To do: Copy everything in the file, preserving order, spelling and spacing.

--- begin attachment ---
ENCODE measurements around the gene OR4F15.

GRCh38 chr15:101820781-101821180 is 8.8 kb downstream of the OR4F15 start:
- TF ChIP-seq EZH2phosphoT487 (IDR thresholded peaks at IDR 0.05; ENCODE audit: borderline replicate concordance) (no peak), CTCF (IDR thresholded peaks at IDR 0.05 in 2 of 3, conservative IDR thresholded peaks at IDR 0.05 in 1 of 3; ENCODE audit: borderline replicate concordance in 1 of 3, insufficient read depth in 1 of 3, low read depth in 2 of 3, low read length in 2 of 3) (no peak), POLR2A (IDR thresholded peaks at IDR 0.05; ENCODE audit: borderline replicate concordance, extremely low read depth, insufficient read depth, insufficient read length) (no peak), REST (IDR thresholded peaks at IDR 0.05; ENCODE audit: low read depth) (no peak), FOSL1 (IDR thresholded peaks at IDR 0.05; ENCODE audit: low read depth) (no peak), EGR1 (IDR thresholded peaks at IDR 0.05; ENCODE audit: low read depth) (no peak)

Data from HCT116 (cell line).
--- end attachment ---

ENCODE measurements around the gene OR4F15.

GRCh38 chr15:101820781-101821180 is 8.8 kb downstream of the OR4F15 start:
- TF ChIP-seq EZH2phosphoT487 (IDR thresholded peaks at IDR 0.05; ENCODE audit: borderline replicate concordance) (no peak), CTCF (IDR thresholded peaks at IDR 0.05 in 2 of 3, conservative IDR thresholded peaks at IDR 0.05 in 1 of 3; ENCODE audit: borderline replicate concordance in 1 of 3, insufficient read depth in 1 of 3, low read depth in 2 of 3, low read length in 2 of 3) (no peak), POLR2A (IDR thresholded peaks at IDR 0.05; ENCODE audit: borderline replicate concordance, extremely low read depth, insufficient read depth, insufficient read length) (no peak), REST (IDR thresholded peaks at IDR 0.05; ENCODE audit: low read depth) (no peak), FOSL1 (IDR thresholded peaks at IDR 0.05; ENCODE audit: low read depth) (no peak), EGR1 (IDR thresholded peaks at IDR 0.05; ENCODE audit: low read depth) (no peak)

Data from HCT116 (cell line).